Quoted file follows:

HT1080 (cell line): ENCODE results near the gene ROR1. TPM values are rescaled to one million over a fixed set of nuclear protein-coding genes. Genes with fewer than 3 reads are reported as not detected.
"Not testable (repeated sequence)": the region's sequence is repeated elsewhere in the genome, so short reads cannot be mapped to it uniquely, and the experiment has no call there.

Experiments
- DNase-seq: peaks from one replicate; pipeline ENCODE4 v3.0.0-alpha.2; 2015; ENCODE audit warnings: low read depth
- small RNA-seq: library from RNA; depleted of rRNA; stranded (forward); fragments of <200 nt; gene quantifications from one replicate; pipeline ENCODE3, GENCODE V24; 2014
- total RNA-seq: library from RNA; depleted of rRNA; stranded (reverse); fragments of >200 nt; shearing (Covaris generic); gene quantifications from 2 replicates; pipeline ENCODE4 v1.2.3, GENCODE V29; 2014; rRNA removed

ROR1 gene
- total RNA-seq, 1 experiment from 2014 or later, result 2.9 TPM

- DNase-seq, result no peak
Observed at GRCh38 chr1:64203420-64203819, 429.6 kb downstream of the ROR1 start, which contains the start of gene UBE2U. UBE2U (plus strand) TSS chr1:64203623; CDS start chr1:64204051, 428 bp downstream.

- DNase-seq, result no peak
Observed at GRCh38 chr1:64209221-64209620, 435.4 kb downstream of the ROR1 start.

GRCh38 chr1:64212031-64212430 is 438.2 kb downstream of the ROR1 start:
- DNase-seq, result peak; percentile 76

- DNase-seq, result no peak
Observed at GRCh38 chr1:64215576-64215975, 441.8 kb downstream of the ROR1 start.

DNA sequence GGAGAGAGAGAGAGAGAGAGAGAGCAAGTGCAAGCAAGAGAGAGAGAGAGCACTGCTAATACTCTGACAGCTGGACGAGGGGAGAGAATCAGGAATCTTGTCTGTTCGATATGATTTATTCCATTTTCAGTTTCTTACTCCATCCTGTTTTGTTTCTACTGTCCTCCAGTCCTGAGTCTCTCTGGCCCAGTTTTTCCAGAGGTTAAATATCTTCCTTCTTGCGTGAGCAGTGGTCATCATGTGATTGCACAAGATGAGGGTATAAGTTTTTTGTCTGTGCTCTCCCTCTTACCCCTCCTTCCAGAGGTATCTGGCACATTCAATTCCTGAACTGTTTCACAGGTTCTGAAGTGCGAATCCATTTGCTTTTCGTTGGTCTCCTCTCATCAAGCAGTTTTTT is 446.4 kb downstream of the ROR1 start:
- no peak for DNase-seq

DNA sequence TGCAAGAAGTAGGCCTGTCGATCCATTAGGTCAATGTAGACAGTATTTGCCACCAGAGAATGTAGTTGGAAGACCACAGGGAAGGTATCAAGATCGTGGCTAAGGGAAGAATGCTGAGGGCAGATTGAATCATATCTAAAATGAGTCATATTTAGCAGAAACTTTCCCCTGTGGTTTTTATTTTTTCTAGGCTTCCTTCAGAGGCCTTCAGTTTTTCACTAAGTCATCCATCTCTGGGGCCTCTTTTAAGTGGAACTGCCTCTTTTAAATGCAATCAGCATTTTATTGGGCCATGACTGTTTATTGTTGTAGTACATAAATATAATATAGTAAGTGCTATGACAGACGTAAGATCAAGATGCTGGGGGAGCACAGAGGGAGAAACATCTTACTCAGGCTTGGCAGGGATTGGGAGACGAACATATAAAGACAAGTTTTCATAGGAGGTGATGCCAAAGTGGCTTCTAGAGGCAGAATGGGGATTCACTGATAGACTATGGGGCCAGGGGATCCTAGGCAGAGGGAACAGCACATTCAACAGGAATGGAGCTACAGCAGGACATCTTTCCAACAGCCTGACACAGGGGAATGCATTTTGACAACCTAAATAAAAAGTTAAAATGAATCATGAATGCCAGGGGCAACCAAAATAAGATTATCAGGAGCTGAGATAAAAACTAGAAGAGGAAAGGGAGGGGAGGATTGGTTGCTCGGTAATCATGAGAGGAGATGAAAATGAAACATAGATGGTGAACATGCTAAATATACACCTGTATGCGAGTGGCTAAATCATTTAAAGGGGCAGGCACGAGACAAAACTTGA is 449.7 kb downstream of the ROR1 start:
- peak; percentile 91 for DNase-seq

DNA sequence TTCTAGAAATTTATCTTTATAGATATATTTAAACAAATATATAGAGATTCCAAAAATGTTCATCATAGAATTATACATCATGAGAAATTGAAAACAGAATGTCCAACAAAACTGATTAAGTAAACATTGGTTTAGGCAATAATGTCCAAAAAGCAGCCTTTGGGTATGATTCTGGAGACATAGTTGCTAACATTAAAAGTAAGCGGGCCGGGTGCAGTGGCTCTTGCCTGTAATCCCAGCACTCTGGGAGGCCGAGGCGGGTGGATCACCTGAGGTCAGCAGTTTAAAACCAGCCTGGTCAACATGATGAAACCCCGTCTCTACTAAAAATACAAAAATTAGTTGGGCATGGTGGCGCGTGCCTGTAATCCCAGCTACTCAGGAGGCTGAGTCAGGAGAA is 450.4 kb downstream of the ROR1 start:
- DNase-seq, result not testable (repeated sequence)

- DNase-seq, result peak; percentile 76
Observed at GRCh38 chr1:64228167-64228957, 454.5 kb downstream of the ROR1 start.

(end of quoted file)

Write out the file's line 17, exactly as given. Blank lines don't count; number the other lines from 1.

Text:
DNA sequence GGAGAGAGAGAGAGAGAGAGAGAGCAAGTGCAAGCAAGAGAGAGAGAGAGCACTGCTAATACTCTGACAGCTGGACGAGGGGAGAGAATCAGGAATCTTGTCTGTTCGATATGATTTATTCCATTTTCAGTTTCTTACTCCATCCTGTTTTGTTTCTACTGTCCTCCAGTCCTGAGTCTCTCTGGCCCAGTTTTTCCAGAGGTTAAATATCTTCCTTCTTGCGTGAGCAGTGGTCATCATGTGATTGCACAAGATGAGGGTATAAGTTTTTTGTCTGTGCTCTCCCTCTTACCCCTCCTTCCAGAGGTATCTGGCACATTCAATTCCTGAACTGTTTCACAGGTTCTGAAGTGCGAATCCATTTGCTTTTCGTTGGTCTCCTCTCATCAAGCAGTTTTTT is 446.4 kb downstream of the ROR1 start: